The Miami Marlins came out of last week's GM meetings with considerable talks made but no moves imminent. Miami felt they had made progress in discussions but had not yet found a deal for the offense that they direly need. Most fans assume the Fish will use their significant pitching depth to acquire young position players under cost control.
However, according to Ken Rosenthal and Jon Paul Morosi of Fox Sports, it seems the most discussed name in the GM meetings from the Marlins was actually first baseman Logan Morrison.
Morrison, after Stanton, was most asked about #Marlins player at GM meetings. Teams looking for power, 1B a position of increasing scarcity.— Ken Rosenthal (@Ken_Rosenthal) November 15, 2013
The Marlins made it clear Giancarlo Stanton was out of consideration, but they apparently found interest in Morrison, who is coming off of a down season in which he hit just .242/.333/.375 (.312 wOBA) with poor defensive play. It is surprising that Miami is so actively discussing Morrison, since the Fish have no options beyond Morrison at first base. The Major League roster only has Greg Dobbs, who is no one's idea of a starting-caliber player (even Miami's), and the minor league system only has Mark Canha, who just finished a succesful but not overwhelming Double-A season.
Of course, the Marlins have been connected in talks for Los Angeles Angels first baseman Mark Trumbo, who could be the ready replacement for Morrison and the sort of power hitter that the team wants this offseason. If the Marlins secure a trade for Trumbo, they can freely use him as the replacement for Morrison and send the former top prospect packing to rebuild his value in another location.
The only concern then would be that the Fish would be selling low on Morrison, and that takers would not be abundant. Some teams, such as the Texas Rangers and Seattle Mariners, legitimately could use a first baseman, but how many of them feel that a player like Morrison would be an upgrade for them? Morrison has already complained about the effect of Marlins Park on his game, making a pitcher's park not a great fit. The Rangers would be an interesting candidate for a trade partner, but how much could the Marlins expect back in return for a former prospect who has hit just ,249/.337/.427 (.334 wOBA) for his career?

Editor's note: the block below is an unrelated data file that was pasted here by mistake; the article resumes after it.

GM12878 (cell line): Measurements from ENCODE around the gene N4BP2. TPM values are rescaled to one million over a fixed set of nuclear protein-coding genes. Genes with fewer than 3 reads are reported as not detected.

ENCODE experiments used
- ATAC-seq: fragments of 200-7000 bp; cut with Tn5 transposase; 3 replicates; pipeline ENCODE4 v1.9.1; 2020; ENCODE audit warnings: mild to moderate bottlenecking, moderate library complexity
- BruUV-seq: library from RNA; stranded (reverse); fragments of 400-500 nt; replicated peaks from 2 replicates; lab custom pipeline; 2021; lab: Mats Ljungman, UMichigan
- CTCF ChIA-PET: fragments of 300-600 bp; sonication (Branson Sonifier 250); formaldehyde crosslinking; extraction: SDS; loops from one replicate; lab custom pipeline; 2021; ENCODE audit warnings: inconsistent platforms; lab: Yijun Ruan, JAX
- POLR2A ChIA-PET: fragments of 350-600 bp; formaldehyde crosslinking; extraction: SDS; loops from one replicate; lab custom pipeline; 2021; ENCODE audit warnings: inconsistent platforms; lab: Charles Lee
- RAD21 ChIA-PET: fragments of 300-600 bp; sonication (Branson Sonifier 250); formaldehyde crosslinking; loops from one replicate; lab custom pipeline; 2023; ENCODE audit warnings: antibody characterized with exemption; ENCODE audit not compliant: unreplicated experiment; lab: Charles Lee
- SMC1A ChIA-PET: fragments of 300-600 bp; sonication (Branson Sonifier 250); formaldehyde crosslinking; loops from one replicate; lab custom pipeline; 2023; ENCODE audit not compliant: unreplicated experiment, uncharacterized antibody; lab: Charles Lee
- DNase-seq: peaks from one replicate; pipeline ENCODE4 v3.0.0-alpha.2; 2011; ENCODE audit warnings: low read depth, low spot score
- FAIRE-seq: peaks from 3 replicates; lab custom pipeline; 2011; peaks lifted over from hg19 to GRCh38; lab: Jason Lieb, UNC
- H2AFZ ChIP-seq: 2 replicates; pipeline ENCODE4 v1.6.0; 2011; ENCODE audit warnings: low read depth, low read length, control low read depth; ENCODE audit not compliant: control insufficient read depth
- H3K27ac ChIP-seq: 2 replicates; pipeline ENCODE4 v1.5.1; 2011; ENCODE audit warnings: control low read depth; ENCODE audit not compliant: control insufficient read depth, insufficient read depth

Trading Morrison may be a fruitless endeavor in terms of garnering value, much like trading Gaby Sanchez was in 2012. Morrison would be dealt at his lowest value, but at the same time, Miami would be handcuffed with his increasing arbitration salary in the coming years. We have discussed the issue before, and the failed 2013 season did not help his stock. If the Marlins do decide to trade him, they may have to settle for a very small return just to be rid of his expected $1.7 million salary this season.
In an ideal world, Morrison would finally get a healthy season and a chance to prove his merit at the plate and at first base, but it is possible that version of Morrison no longer exists. If the Fish can acquire an improvement like Trumbo, they should be quick to dump Morrison on a team willing to give him a second chance. But without a ready replacement, the Marlins cannot send Morrison away.